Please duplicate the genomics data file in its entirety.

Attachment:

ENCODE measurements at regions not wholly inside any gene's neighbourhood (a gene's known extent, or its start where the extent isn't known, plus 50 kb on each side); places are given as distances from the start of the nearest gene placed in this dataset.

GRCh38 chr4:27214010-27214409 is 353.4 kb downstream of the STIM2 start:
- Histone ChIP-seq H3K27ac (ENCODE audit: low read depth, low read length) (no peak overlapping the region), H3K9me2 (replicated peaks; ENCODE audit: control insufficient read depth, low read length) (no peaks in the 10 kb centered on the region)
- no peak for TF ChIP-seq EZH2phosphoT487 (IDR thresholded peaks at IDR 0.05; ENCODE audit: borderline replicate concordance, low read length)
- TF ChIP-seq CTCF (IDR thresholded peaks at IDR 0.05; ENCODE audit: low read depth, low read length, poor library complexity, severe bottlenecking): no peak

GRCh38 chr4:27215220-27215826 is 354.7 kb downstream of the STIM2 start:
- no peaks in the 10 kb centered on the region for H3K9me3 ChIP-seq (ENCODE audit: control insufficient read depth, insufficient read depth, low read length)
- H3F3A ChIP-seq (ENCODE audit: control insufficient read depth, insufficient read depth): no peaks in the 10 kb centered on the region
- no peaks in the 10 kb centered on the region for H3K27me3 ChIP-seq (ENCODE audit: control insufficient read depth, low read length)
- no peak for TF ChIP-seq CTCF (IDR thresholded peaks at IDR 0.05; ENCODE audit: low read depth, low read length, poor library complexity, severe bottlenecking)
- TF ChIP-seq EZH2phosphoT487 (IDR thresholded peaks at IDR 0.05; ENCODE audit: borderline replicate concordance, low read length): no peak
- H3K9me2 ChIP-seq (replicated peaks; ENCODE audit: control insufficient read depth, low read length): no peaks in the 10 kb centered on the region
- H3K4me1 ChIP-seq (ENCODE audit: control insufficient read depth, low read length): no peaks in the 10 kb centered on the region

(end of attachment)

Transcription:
ENCODE measurements at regions not wholly inside any gene's neighbourhood (a gene's known extent, or its start where the extent isn't known, plus 50 kb on each side); places are given as distances from the start of the nearest gene placed in this dataset.

GRCh38 chr4:27214010-27214409 is 353.4 kb downstream of the STIM2 start:
- Histone ChIP-seq H3K27ac (ENCODE audit: low read depth, low read length) (no peak overlapping the region), H3K9me2 (replicated peaks; ENCODE audit: control insufficient read depth, low read length) (no peaks in the 10 kb centered on the region)
- no peak for TF ChIP-seq EZH2phosphoT487 (IDR thresholded peaks at IDR 0.05; ENCODE audit: borderline replicate concordance, low read length)
- TF ChIP-seq CTCF (IDR thresholded peaks at IDR 0.05; ENCODE audit: low read depth, low read length, poor library complexity, severe bottlenecking): no peak

GRCh38 chr4:27215220-27215826 is 354.7 kb downstream of the STIM2 start:
- no peaks in the 10 kb centered on the region for H3K9me3 ChIP-seq (ENCODE audit: control insufficient read depth, insufficient read depth, low read length)
- H3F3A ChIP-seq (ENCODE audit: control insufficient read depth, insufficient read depth): no peaks in the 10 kb centered on the region
- no peaks in the 10 kb centered on the region for H3K27me3 ChIP-seq (ENCODE audit: control insufficient read depth, low read length)
- no peak for TF ChIP-seq CTCF (IDR thresholded peaks at IDR 0.05; ENCODE audit: low read depth, low read length, poor library complexity, severe bottlenecking)
- TF ChIP-seq EZH2phosphoT487 (IDR thresholded peaks at IDR 0.05; ENCODE audit: borderline replicate concordance, low read length): no peak
- H3K9me2 ChIP-seq (replicated peaks; ENCODE audit: control insufficient read depth, low read length): no peaks in the 10 kb centered on the region
- H3K4me1 ChIP-seq (ENCODE audit: control insufficient read depth, low read length): no peaks in the 10 kb centered on the region